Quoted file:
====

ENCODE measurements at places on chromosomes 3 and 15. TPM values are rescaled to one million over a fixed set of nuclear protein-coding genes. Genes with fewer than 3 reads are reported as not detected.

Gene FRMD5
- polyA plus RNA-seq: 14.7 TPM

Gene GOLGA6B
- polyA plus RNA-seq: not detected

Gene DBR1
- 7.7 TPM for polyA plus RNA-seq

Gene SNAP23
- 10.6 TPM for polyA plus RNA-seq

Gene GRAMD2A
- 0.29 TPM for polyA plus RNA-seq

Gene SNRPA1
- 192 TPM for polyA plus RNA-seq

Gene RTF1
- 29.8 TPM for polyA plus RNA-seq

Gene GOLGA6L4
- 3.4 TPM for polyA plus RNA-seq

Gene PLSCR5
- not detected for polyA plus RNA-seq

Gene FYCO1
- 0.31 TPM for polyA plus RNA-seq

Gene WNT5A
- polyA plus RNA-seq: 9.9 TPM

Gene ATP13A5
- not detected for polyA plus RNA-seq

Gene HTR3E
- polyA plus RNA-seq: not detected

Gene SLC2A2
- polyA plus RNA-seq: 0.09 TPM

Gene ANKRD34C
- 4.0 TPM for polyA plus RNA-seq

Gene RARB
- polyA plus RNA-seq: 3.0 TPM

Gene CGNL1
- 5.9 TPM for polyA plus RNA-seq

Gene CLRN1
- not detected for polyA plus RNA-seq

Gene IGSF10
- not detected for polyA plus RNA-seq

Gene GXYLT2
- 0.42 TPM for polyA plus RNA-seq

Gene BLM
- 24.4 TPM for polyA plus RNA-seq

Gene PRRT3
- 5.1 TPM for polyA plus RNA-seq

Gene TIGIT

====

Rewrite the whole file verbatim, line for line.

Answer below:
ENCODE measurements at places on chromosomes 3 and 15. TPM values are rescaled to one million over a fixed set of nuclear protein-coding genes. Genes with fewer than 3 reads are reported as not detected.

Gene FRMD5
- polyA plus RNA-seq: 14.7 TPM

Gene GOLGA6B
- polyA plus RNA-seq: not detected

Gene DBR1
- 7.7 TPM for polyA plus RNA-seq

Gene SNAP23
- 10.6 TPM for polyA plus RNA-seq

Gene GRAMD2A
- 0.29 TPM for polyA plus RNA-seq

Gene SNRPA1
- 192 TPM for polyA plus RNA-seq

Gene RTF1
- 29.8 TPM for polyA plus RNA-seq

Gene GOLGA6L4
- 3.4 TPM for polyA plus RNA-seq

Gene PLSCR5
- not detected for polyA plus RNA-seq

Gene FYCO1
- 0.31 TPM for polyA plus RNA-seq

Gene WNT5A
- polyA plus RNA-seq: 9.9 TPM

Gene ATP13A5
- not detected for polyA plus RNA-seq

Gene HTR3E
- polyA plus RNA-seq: not detected

Gene SLC2A2
- polyA plus RNA-seq: 0.09 TPM

Gene ANKRD34C
- 4.0 TPM for polyA plus RNA-seq

Gene RARB
- polyA plus RNA-seq: 3.0 TPM

Gene CGNL1
- 5.9 TPM for polyA plus RNA-seq

Gene CLRN1
- not detected for polyA plus RNA-seq

Gene IGSF10
- not detected for polyA plus RNA-seq

Gene GXYLT2
- 0.42 TPM for polyA plus RNA-seq

Gene BLM
- 24.4 TPM for polyA plus RNA-seq

Gene PRRT3
- 5.1 TPM for polyA plus RNA-seq

Gene TIGIT